Sponsored by the Providence Art Club
March 25, 2017
The Making Her Mark Symposium , at the Historic First Baptist Church Providence, RI was organized by Anna Dempsey, PhD. (University of Massachusetts Dartmouth, Chair of the Art History Department). Prof. Dempsey was awarded a National Endowment for the Humanities grant to conduct research at the Winterthur Museum for her book project, Working Women Artists and the Construction of American Modernism, 1880-1930.
Symposium Speakers and Topics
President’s Welcome: David C. DePetrillo, Providence Art Club
Introduction of moderator: Catherine Little Bert, Co-Curator Making Her Mark
Symposium moderator: Anna Dempsey, Ph.D., Chair of the Art History Department, University of Massachusetts Dartmouth
Kirsten Swinth, Ph.D.
Painting Professionals: How Women Artists Remade the American Art World at the Turn of the Century.
Short description: This talk explored how the thousands of women seeking careers as artists after the Civil War transformed the art world. Art schools, markets, criticism, and galleries all bore the imprint of this dramatic transformation in the field, despite the fact that many of these women artists have not been part of the art historical record.
Nancy Austin, Ph.D.
Leadership and Women Founders: Rhode Island School of Design, 1877 & the Providence Art Club 1880.
Short description: In her talk, Dr. Austin highlighted the leadership roles played by women in Providence’s 19th century professional art associations—institutions which continue to form the backbone of the city’s current cultural landscape. Dr. Austin focused on women artists’ significant contributions to the founding of RISD and the Providence Art Club. Her talk was based on research she published in Infinite Radius: Founding Rhode Island School of Design, 2008.
Laura Franz, MDes.
From Eleanor Talbot to Eliza Gardiner: Art and Design as Women’s Work, 1880 – 1920
Short Description: Professor Laura Franz explored the motivations and methods behind the “non-elite” art and designs created by New England women artists between 1880-1920. In particular, she focused on the book illustrations of Eleanor Talbot, one of the founding members of the Providence Art Club. Prof. Franz also discussed the life and work of Eliza Gardiner, a printmaker and Sophia Pitman’s assistant at Moses Brown school.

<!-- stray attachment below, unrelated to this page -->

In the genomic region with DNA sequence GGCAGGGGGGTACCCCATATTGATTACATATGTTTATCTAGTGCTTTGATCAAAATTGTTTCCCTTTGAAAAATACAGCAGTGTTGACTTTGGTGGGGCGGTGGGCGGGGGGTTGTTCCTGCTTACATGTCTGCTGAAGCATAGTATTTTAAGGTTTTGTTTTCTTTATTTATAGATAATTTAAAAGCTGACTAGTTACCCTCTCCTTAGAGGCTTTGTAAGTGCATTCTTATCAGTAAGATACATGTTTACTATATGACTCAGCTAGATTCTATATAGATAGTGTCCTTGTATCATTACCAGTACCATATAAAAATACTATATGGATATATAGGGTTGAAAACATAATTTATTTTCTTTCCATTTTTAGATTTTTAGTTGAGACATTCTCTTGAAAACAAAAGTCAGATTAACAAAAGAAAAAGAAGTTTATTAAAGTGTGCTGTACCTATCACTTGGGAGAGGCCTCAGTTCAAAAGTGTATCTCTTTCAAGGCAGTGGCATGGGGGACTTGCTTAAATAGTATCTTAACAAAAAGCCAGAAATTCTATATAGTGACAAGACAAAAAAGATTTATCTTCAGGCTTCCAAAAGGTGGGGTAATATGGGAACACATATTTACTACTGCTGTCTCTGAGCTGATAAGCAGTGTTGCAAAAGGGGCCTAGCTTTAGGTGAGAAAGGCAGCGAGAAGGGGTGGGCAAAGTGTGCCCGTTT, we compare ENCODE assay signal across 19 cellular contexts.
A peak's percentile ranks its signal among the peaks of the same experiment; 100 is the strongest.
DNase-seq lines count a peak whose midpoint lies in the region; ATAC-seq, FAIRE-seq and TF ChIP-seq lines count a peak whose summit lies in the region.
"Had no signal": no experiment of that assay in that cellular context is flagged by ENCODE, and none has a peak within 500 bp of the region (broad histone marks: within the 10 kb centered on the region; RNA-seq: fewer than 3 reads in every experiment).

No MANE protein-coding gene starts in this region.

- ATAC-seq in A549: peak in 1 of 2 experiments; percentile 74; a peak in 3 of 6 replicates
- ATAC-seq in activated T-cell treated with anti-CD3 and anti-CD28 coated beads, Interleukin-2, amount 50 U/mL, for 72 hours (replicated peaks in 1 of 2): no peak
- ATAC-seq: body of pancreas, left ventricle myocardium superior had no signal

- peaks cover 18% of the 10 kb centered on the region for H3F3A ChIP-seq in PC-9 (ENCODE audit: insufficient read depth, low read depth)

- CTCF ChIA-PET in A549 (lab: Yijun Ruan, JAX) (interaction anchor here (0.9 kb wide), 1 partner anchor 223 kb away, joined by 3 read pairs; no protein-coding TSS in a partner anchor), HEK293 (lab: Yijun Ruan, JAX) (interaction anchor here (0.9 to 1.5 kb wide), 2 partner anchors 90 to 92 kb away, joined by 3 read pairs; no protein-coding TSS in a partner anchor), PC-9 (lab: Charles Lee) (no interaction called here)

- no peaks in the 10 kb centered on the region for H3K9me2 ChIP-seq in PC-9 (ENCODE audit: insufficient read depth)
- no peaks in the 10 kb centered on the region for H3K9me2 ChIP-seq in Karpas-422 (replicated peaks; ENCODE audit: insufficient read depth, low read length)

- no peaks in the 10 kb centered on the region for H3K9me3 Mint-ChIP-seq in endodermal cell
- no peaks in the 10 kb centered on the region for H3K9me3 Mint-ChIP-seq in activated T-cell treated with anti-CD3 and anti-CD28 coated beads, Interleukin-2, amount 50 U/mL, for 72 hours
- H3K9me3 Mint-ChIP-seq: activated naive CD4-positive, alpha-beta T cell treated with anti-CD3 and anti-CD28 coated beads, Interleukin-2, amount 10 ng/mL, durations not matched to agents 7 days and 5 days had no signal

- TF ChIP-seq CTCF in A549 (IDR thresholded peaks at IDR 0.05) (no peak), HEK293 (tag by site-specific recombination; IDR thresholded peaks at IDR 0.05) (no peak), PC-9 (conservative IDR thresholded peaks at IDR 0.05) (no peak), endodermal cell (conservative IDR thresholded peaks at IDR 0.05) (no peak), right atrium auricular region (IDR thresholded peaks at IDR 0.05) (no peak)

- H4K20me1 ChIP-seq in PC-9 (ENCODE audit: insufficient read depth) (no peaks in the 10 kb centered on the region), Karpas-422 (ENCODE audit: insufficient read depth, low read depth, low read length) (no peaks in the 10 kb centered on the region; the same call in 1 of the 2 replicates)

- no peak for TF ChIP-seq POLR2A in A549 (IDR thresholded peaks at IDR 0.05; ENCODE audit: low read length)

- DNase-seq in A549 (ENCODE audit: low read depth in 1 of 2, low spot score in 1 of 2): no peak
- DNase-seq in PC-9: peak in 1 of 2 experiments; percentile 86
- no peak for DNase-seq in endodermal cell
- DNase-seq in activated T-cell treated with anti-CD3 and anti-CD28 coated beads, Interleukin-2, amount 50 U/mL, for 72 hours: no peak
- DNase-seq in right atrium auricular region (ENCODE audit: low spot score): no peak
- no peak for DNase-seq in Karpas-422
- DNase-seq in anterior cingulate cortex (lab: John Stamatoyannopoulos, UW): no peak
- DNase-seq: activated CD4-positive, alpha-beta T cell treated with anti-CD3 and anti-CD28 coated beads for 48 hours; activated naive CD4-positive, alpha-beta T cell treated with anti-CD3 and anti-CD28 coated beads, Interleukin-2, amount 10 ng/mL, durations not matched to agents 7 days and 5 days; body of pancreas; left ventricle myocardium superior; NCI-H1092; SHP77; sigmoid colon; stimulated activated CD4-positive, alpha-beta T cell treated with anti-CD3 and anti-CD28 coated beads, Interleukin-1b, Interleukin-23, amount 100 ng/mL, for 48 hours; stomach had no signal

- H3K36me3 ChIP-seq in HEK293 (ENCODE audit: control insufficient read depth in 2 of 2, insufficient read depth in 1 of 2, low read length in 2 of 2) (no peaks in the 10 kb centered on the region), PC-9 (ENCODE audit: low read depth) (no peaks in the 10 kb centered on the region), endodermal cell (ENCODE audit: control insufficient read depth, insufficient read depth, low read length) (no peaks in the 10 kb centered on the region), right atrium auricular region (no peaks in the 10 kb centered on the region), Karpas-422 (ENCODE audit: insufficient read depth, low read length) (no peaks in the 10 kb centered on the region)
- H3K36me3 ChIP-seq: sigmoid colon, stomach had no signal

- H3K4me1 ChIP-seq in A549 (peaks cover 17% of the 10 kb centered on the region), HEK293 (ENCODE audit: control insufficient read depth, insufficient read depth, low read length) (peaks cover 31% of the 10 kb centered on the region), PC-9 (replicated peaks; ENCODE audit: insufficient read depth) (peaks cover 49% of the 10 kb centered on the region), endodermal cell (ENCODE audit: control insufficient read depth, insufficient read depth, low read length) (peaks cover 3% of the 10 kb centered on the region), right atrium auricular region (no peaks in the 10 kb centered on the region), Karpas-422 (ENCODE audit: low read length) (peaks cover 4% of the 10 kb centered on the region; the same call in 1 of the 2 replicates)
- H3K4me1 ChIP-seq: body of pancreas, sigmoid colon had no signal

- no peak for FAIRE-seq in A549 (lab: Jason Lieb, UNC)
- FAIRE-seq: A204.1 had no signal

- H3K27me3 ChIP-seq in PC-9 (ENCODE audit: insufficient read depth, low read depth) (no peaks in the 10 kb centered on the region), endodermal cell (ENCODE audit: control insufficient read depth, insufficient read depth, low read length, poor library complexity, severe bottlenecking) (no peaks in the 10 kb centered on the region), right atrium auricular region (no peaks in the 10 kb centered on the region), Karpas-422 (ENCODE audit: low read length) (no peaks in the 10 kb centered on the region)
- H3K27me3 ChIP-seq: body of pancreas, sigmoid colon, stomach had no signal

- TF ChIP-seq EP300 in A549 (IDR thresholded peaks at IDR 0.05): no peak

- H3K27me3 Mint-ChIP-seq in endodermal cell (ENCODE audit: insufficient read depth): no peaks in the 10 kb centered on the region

Collecting Historic Women Artists Panel Discussion:
Moderated by Nancy Whipple Grinnell, Co-Curator Making Her Mark: the Women of the Providence Art Club, 1880
Kenneth Woodcock: Collector of Hale Family art
John Hagan: Art Advisor and Dealer
Daniel Mechnig: Collector of Rhode Island art
Sheila Robbins: Collector of 19th c. American art
Laura Prieto, Ph.D.
The Art of Protest: Women Artists and the Suffrage Movement.
Short Description: This talk focused on American women artists and political activism at the turn of the 20th century, specifically how women artists created a place for themselves in the public sphere through the suffrage movement. Women painters, sculptors, and illustrators united over a century ago to create art for fund-raising and public protest, to march in suffrage parades, and to document their own activism. Their work in and beyond Providence marks an important turning point in both women's history and art history.
Amanda C. Burdan, Ph.D.
Paris to Providence: Tracking Rosa Peckham.
Short description: “Paris to Providence” traced the life of Rosa Peckham Danielson, a Paris Salon exhibitor and Providence Art Club founder, as she negotiated her path through an art world that simultaneously encouraged women to study art and discouraged them from pursuing it professionally. Peckham’s experiences, both successes and failures, reveal the seriousness with which she and other women pursued the fine arts in the late 19th century—thus laying the groundwork for women artists’ breaking with gendered cultural conventions.
Memory Holloway, Ph.D.
Helen Watson Phelps: Out of the Shadows and into the Light.
Short Description: The subject of Prof. Holloway’s talk was Helen Watson Phelp’s education at the Académie Julian and her involvement in the professional Paris art world. In particular, she focused on the intersection of fine arts and design, specifically the relationship between painting, French decorative arts and Paris fashion at the end of the 19th century. Dr. Holloway’s paper illuminated the transatlantic connections between American and European art during this period.